Temporal and locational flexibility (TLF) is an important element in current policy debates about working conditions and the combination of work and private life. More flexibility provides employees with a greater scope to reconcile their professional, private, and family lives. Furthermore, TLF is expected to increase female labor participation and reduce skilled labor shortages.
From a theoretical point of view, many advantages are conceivable: TLF provides employees with more control over their working life, leads to a better match between paid work and other activities, decreases the amount of stress experienced by employees, and signals to workers that their employer cares about their well-being and their responsibilities outside work. Since higher job satisfaction translates into fewer job quits and lower absenteeism, it is not only beneficial to employees, but should also be a key concern for employers.
In a new IZA Discussion Paper Daniel Possenriede and Janneke Plantenga analyze whether flexibility in the work schedule (flexi-time), location (telehomework) and duration (part-time) improves the work/leisure balance and increases employee’s overall job satisfaction. They use panel data on Dutch households with self-reported measures of job satisfaction. In the sample, 39% of the employees report freedom to determine the start and end times of their work, and 17% work at home at least once a week.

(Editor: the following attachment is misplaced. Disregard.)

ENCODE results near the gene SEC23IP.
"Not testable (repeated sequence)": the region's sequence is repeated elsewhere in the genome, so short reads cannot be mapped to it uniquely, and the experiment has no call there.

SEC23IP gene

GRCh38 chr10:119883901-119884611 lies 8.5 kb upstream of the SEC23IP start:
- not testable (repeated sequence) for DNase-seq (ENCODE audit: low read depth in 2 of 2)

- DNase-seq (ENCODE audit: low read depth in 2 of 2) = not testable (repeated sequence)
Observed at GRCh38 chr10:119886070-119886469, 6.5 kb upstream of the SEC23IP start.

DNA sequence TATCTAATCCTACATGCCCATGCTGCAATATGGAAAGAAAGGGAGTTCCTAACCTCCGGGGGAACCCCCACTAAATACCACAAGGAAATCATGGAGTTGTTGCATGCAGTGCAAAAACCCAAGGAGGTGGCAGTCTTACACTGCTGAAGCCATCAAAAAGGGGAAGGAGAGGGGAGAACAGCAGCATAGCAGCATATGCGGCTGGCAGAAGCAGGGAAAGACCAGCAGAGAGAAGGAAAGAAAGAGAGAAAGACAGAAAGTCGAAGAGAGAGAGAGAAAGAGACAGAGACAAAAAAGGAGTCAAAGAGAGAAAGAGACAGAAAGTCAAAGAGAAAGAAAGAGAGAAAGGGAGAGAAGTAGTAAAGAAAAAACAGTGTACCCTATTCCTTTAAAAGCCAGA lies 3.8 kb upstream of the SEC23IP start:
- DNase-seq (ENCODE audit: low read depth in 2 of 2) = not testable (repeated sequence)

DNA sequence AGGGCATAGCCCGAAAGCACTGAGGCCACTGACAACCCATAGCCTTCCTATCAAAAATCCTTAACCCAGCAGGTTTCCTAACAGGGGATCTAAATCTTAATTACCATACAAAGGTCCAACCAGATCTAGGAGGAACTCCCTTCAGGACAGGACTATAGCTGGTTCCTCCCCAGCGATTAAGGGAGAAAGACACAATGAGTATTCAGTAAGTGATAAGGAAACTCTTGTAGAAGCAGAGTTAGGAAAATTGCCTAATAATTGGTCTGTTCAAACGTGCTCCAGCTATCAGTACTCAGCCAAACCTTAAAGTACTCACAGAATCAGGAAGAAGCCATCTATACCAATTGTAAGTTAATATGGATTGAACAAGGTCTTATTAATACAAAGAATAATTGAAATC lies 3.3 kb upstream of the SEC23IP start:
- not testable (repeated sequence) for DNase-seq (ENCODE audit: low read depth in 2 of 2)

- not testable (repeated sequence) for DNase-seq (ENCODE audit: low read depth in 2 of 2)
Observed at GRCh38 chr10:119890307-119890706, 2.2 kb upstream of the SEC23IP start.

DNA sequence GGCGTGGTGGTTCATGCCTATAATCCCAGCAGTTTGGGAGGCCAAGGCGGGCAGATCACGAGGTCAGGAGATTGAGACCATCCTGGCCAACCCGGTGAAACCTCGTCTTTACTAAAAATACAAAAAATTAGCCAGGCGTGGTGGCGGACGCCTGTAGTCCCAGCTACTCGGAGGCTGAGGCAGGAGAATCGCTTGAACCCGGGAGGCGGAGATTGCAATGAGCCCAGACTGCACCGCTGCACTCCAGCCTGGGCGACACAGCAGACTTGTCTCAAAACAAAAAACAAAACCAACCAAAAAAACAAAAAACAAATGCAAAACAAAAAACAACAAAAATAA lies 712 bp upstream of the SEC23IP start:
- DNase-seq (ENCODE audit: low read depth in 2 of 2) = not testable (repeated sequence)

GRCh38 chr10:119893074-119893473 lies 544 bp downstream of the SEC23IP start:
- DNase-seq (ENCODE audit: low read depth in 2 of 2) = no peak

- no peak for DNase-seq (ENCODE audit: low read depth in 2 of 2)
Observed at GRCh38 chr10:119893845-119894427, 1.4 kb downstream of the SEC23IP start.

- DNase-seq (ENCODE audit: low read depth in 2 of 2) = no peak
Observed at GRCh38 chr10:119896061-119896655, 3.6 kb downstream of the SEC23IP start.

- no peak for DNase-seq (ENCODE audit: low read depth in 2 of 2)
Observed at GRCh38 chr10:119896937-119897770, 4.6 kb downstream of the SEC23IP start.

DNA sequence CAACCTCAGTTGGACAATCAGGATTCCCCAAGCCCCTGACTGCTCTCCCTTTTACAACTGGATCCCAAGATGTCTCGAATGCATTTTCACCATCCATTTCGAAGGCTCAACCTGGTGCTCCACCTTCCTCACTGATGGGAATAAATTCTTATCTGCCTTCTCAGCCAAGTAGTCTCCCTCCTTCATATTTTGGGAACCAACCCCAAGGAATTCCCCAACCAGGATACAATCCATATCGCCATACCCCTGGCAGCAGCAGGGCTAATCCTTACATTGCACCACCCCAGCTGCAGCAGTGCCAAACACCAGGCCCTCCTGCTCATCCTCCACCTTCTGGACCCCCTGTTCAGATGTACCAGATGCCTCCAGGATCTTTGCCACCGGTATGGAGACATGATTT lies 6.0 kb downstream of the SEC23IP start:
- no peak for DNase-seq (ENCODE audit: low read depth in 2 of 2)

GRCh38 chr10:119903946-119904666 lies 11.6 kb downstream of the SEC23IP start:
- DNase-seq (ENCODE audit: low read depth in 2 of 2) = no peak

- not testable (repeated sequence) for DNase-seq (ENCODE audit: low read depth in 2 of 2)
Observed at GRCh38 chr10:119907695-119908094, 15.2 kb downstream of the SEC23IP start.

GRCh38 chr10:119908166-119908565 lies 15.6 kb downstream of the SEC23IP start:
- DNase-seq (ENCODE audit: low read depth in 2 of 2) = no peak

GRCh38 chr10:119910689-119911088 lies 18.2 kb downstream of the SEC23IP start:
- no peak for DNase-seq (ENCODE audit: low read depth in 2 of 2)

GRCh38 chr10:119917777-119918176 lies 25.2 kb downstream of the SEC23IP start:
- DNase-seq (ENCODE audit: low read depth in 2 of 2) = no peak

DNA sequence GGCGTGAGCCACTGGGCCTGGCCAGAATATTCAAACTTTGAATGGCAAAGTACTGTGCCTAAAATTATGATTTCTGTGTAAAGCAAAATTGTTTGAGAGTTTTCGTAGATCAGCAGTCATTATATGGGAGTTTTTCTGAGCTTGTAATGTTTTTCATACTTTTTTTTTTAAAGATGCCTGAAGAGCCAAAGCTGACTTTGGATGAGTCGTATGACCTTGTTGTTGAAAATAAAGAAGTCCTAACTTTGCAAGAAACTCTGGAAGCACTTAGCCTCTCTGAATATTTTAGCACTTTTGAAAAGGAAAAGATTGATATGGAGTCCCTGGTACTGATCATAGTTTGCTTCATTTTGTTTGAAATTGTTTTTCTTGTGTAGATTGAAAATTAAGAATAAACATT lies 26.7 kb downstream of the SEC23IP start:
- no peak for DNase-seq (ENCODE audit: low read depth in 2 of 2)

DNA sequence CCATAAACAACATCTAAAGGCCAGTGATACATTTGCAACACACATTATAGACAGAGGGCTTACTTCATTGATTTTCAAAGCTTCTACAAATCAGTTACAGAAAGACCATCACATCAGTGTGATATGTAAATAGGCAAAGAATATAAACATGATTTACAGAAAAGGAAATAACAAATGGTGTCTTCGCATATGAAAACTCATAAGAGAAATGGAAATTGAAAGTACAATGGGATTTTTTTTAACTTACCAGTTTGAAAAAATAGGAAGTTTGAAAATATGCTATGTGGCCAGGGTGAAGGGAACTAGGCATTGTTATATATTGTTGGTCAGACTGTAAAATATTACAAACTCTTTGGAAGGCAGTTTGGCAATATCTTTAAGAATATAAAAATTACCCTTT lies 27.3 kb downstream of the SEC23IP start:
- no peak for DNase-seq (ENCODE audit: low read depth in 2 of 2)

The analysis finds that a flexible work schedule is positively associated with both working-time fit and job satisfaction. Surprisingly, the effects are not stronger for employees with family responsibilities, who would be expected to struggle more with the combination of work and private life than other groups of workers.
Telehomework or location flexibility is also related to higher job satisfaction, although to a smaller extent than flexible working times. Part-time work increases working-time fit similarly to flexi-time, but it sometimes even has a negative effect on job satisfaction for women – contrary to some previous empirical findings. Overall, the results indicate that schedule flexibility may be a superior alternative to duration flexibility.